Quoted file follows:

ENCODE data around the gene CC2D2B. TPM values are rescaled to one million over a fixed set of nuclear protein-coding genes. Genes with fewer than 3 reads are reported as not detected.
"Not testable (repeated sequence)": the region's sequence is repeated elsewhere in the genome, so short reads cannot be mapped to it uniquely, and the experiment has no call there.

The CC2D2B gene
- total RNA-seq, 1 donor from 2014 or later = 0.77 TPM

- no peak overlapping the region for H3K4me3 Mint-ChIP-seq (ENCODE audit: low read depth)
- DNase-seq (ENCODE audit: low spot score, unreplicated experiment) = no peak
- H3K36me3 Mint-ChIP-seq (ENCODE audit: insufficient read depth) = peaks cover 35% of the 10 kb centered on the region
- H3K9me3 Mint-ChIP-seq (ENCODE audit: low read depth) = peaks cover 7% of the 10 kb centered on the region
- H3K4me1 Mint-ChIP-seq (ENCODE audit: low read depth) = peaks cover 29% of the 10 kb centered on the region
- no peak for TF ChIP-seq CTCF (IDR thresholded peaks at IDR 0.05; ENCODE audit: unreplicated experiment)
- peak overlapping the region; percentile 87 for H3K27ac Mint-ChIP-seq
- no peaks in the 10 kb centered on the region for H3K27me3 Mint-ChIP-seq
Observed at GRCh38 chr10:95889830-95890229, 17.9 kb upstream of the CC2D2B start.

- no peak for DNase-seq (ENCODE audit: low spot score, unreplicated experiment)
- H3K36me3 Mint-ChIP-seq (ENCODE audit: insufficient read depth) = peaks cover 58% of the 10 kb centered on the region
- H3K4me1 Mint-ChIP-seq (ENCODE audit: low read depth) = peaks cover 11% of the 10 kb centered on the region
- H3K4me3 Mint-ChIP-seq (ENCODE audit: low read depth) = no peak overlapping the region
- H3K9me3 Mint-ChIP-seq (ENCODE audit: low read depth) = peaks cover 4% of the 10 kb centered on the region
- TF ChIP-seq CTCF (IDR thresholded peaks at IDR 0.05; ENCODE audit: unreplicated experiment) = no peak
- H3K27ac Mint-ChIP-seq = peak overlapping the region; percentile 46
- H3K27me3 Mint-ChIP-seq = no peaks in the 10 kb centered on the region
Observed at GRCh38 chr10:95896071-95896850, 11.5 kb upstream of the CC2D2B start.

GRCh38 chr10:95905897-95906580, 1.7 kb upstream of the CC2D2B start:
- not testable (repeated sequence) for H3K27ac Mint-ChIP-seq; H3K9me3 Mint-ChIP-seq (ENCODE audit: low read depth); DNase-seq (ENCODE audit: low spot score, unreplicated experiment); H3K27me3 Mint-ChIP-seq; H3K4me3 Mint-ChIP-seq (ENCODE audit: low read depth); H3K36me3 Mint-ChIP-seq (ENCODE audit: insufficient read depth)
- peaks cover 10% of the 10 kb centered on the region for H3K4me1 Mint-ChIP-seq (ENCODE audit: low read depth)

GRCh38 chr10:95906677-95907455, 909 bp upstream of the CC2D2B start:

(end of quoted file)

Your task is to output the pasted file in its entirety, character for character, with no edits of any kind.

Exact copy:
ENCODE data around the gene CC2D2B. TPM values are rescaled to one million over a fixed set of nuclear protein-coding genes. Genes with fewer than 3 reads are reported as not detected.
"Not testable (repeated sequence)": the region's sequence is repeated elsewhere in the genome, so short reads cannot be mapped to it uniquely, and the experiment has no call there.

The CC2D2B gene
- total RNA-seq, 1 donor from 2014 or later = 0.77 TPM

- no peak overlapping the region for H3K4me3 Mint-ChIP-seq (ENCODE audit: low read depth)
- DNase-seq (ENCODE audit: low spot score, unreplicated experiment) = no peak
- H3K36me3 Mint-ChIP-seq (ENCODE audit: insufficient read depth) = peaks cover 35% of the 10 kb centered on the region
- H3K9me3 Mint-ChIP-seq (ENCODE audit: low read depth) = peaks cover 7% of the 10 kb centered on the region
- H3K4me1 Mint-ChIP-seq (ENCODE audit: low read depth) = peaks cover 29% of the 10 kb centered on the region
- no peak for TF ChIP-seq CTCF (IDR thresholded peaks at IDR 0.05; ENCODE audit: unreplicated experiment)
- peak overlapping the region; percentile 87 for H3K27ac Mint-ChIP-seq
- no peaks in the 10 kb centered on the region for H3K27me3 Mint-ChIP-seq
Observed at GRCh38 chr10:95889830-95890229, 17.9 kb upstream of the CC2D2B start.

- no peak for DNase-seq (ENCODE audit: low spot score, unreplicated experiment)
- H3K36me3 Mint-ChIP-seq (ENCODE audit: insufficient read depth) = peaks cover 58% of the 10 kb centered on the region
- H3K4me1 Mint-ChIP-seq (ENCODE audit: low read depth) = peaks cover 11% of the 10 kb centered on the region
- H3K4me3 Mint-ChIP-seq (ENCODE audit: low read depth) = no peak overlapping the region
- H3K9me3 Mint-ChIP-seq (ENCODE audit: low read depth) = peaks cover 4% of the 10 kb centered on the region
- TF ChIP-seq CTCF (IDR thresholded peaks at IDR 0.05; ENCODE audit: unreplicated experiment) = no peak
- H3K27ac Mint-ChIP-seq = peak overlapping the region; percentile 46
- H3K27me3 Mint-ChIP-seq = no peaks in the 10 kb centered on the region
Observed at GRCh38 chr10:95896071-95896850, 11.5 kb upstream of the CC2D2B start.

GRCh38 chr10:95905897-95906580, 1.7 kb upstream of the CC2D2B start:
- not testable (repeated sequence) for H3K27ac Mint-ChIP-seq; H3K9me3 Mint-ChIP-seq (ENCODE audit: low read depth); DNase-seq (ENCODE audit: low spot score, unreplicated experiment); H3K27me3 Mint-ChIP-seq; H3K4me3 Mint-ChIP-seq (ENCODE audit: low read depth); H3K36me3 Mint-ChIP-seq (ENCODE audit: insufficient read depth)
- peaks cover 10% of the 10 kb centered on the region for H3K4me1 Mint-ChIP-seq (ENCODE audit: low read depth)

GRCh38 chr10:95906677-95907455, 909 bp upstream of the CC2D2B start: